Fresh New Potatoes and Peas

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Fresh New Potatoes and Peas were a summer treat on the Iowa farm.  My Mother would dig potatoes and shell peas from her large summer garden.  I cannot verify the origin of this recipe but Mom always said it had Dutch or Pennsylvania Dutch roots.

While I do not grow potatoes in my garden, I prepared with red potatoes from the grocery store and peas from from my CSA weekly bounty.

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This recipe can easily be prepared with frozen peas as well.  It’s a wonderful side dish with steak, hamburgers, or fish. My oldest daughter, Megan, suggested it would be great with a little Parmesan cheese.  I’ll be trying that next time!

FRESH NEW POTATOES AND PEAS

1 1/2 quarts new potatoes, peeled and cubed
2 cups new peas, cook until done
1 cup sweet cream
1 tablespoon butter
1 teaspoon salt
1/4 cup flour
1/2 cup grated carrots (optional)
salt and pepper

  • Cover potatoes, peas, and carrots with water and cook until tender. Drain.
  • Combine cream and flour until smooth. Add to potatoes and peas and add butter, salt and sugar.
  • Cook and stir over medium-low heat until thickened.

Roasted Kohlrabi and Beets…Really!

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This is the first year that I have participated in Grant Farms Community Supported Agriculture (CSA).  My older daughter, Megan, and I decided to try it this year and we’ve enjoyed the fruit and vegetable surprises each week.

Kohlrabi was not a new vegetable to me but I haven’t had it since I lived at home on the farm.  My Mother would slice it and eat it raw with salt. It reminds me of a very crisp, slightly sweet, potato. However, I wanted to try something different and decided to roast it with a few red and gold beets, also in my CSA delivery.  IMG_6919

The leftovers were equally good served chilled.  Is this my favorite vegetable recipe? No, but I’m always up for a new adventure and I enjoyed it.

ROASTED KOHLRABI AND BEETS

3 medium to large Kohlrabi, peeled and chopped
5-6 medium beets, peeled and chopped
1 large onion, chopped
1 large clove of garlic, minced
1/4 cup olive oil
1 tablespoon Kosher or Sea Salt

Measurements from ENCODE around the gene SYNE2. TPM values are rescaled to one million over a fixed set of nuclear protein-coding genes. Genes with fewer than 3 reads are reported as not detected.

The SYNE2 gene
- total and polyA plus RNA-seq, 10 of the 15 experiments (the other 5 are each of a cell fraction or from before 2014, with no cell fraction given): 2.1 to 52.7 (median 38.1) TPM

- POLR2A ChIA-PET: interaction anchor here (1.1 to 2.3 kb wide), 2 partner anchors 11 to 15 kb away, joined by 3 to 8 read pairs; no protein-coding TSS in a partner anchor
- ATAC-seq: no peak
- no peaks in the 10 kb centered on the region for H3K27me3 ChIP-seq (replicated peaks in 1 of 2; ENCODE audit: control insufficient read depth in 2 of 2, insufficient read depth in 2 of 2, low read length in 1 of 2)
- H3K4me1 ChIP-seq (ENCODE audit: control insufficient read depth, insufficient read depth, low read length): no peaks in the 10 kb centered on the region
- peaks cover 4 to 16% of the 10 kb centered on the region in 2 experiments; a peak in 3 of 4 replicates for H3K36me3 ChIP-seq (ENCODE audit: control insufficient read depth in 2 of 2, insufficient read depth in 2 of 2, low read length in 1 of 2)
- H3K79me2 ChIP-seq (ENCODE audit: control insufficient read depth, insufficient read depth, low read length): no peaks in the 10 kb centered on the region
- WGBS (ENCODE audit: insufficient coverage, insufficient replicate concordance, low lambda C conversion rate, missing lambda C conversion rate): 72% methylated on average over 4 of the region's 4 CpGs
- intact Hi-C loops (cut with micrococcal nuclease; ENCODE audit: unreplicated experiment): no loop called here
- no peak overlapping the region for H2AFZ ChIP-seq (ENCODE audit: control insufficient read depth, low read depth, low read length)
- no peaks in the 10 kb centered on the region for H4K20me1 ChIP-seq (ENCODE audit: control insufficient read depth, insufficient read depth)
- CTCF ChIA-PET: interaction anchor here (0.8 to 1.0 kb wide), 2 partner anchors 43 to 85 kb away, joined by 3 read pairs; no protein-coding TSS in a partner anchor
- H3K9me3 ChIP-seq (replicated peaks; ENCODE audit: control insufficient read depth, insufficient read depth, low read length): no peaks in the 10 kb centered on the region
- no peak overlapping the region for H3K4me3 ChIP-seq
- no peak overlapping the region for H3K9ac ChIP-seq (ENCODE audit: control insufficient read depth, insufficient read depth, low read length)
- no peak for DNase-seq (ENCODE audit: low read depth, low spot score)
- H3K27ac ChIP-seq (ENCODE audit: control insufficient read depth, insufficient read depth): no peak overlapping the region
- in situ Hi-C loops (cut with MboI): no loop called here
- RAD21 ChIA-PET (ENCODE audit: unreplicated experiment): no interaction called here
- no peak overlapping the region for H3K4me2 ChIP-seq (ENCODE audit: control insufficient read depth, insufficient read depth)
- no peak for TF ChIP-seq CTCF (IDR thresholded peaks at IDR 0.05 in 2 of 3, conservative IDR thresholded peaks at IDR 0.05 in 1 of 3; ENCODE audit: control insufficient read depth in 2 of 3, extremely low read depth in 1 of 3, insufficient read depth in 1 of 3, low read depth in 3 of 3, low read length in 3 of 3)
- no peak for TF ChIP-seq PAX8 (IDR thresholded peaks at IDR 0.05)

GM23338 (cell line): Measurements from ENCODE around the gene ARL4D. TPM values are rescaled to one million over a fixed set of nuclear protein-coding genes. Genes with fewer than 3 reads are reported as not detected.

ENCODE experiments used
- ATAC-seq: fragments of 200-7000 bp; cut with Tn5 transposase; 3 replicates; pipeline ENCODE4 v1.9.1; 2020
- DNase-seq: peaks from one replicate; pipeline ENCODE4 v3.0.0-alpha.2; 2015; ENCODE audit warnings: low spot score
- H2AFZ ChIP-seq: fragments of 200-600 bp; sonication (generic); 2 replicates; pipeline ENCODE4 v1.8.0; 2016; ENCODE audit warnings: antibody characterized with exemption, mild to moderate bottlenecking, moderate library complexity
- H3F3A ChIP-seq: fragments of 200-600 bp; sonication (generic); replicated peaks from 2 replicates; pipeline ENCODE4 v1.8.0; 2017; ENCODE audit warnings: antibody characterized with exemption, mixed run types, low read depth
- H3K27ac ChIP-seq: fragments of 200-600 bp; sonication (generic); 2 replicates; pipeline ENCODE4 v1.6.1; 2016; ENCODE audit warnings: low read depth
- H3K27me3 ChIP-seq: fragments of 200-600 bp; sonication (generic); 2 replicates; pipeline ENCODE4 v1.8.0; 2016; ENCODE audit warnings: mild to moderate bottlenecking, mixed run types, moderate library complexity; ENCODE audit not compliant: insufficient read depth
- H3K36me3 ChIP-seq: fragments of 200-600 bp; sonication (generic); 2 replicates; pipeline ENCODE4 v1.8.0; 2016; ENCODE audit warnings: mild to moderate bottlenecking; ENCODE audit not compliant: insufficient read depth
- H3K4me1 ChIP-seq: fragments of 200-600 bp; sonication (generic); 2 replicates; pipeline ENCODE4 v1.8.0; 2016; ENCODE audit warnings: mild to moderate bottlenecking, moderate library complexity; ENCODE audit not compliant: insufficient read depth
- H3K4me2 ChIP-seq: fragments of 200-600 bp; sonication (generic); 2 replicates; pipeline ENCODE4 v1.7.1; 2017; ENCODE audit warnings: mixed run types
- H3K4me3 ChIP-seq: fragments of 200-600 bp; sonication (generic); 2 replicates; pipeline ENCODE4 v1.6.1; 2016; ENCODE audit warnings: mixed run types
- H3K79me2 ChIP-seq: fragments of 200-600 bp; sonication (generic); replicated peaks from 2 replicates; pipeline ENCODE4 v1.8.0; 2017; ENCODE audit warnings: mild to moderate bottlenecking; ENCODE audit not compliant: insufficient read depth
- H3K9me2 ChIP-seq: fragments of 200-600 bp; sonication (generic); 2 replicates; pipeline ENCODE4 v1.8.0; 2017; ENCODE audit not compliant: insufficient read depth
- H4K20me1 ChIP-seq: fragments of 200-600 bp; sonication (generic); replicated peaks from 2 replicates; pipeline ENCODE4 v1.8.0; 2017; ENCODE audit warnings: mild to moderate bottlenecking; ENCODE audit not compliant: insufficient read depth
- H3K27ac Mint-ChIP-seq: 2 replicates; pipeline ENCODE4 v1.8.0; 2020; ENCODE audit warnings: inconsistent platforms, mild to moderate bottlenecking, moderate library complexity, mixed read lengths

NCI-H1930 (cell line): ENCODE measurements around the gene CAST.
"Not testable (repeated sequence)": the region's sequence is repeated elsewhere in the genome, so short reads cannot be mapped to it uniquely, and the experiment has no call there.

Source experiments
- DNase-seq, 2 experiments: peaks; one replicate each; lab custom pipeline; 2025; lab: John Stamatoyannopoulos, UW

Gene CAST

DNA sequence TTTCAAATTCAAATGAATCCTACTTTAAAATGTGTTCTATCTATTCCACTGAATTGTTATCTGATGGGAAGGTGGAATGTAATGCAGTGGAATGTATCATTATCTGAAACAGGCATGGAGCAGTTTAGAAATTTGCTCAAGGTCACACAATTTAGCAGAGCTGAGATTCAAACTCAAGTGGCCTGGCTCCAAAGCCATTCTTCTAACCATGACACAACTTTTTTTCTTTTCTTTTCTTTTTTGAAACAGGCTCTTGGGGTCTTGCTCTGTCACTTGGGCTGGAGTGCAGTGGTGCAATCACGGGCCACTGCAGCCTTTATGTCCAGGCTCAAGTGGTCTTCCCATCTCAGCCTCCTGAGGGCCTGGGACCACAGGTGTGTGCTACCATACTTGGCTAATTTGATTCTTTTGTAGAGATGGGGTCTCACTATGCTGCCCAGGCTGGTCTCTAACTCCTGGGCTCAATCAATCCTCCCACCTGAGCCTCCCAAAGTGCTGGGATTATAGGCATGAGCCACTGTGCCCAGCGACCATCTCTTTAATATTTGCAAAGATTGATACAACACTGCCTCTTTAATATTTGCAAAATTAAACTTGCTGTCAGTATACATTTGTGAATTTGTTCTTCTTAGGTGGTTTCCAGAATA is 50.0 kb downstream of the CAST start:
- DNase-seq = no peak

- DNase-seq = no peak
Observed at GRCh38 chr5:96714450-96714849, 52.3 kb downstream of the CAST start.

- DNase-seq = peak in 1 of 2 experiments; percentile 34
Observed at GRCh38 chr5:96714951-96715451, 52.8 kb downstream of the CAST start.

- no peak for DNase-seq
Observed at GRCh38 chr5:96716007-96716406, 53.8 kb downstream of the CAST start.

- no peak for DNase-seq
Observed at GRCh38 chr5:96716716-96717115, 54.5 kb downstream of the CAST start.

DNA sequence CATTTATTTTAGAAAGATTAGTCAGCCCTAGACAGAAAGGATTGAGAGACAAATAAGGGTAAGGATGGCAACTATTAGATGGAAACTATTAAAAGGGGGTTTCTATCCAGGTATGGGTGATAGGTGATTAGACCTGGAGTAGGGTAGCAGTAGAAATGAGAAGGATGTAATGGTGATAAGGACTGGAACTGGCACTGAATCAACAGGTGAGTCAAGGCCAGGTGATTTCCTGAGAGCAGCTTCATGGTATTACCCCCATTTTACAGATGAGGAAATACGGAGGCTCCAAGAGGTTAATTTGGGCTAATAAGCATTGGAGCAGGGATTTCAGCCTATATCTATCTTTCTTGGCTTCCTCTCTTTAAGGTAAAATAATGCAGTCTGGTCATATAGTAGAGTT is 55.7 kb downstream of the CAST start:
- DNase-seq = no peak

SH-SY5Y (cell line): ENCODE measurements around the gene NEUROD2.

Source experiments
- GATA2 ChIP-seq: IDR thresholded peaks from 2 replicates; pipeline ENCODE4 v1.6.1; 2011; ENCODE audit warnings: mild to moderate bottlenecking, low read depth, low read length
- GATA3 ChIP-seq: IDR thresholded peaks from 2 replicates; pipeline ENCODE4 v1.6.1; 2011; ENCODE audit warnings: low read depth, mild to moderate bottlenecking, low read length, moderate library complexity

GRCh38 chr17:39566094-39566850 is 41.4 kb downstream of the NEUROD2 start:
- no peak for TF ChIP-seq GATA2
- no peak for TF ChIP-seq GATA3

black pepper to taste

  • Preheat oven to 400 degrees Fahrenheit
  • Line large baking sheet with parchment paper or generously grease with olive oil.
  • Place chopped vegetables on baking sheet.  Drizzle with oil, add salt and pepper. Toss to coat evenly.
  • Bake for 30 minutes. Remove from oven and stir vegetables.  Bake another 45 minutes under tender.

Cherry Crumble Coffee Cake

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Sour cherries in coffee cake sounded perfect given the wonderful frozen pie cherries in my freezer.  I did not have a recipe for a cherry coffee cake but was delighted to find this recipe.  Perfect for a Sunday brunch and perhaps leftover for breakfast during the week.

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CHERRY CRUMBLE COFFEE CAKE

TOPPING

2 ounces (4 tablespoons) unsalted butter, melted
3/4 cup all-purpose flour
1/4 cup granulated sugar
1/4 cup packed light-brown sugar
1/4 teaspoon salt
1/4 teaspoon ground cinnamon

CAKE

1 1/2 cups all-purpose flour
1 teaspoon baking powder
1/4 teaspoon salt
4 ounces (1 stick) unsalted butter, softened
3/4 cup granulated sugar
2 large eggs
1 teaspoon pure vanilla extract
1/4 cup buttermilk
2 1/2 cups (1 pound) fresh sour cherries, pitted, or frozen dark sweet cherries
  •  Preheat oven to 350 degrees. Butter a 9-inch square baking dish, and dust with flour, tapping out excess.
  • Make the topping: Stir together butter, flour, sugars, salt, and cinnamon.
  • Make the cakes: Whisk together flour, baking powder, and salt in a bowl. With a mixer, cream butter and granulated sugar in another bowl until pale and fluffy. Beat in eggs and vanilla. Working in alternating batches, add flour mixture and buttermilk, beginning and ending with flour mixture. Beat until just combined. Pour into prepared dish, and smooth with a spatula.

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  • Dot top with cherries, and sprinkle with crumb topping.

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  • Bake until golden and a tester inserted into center comes out clean, about 1 hour. (Note from Cathy:  My oven tends to bake hot so about 50 minutes worked for me). Let cool before serving.

Recipe from Martha Stewart

Cruciferous Salad with Spicy Peanut Dressing

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Trader’s Joe’s finally came to Denver last year and what fun we’ve had exploring their many wonderful products.  During one of my trips, they were tasting their Cruciferous Crunch Salad with mixed nuts and Spicy Peanut Vinaigrette.  Yummy in the tummy!

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The recipe is so simple, it doesn’t need one.  Chop the contents of the salad mix. Chop about 1 cup of mixed nuts (or nuts of your choice), and top with Trader Joe’s Asian Style Spicy Peanut Vinaigrette dressing. Toss and serve immediately.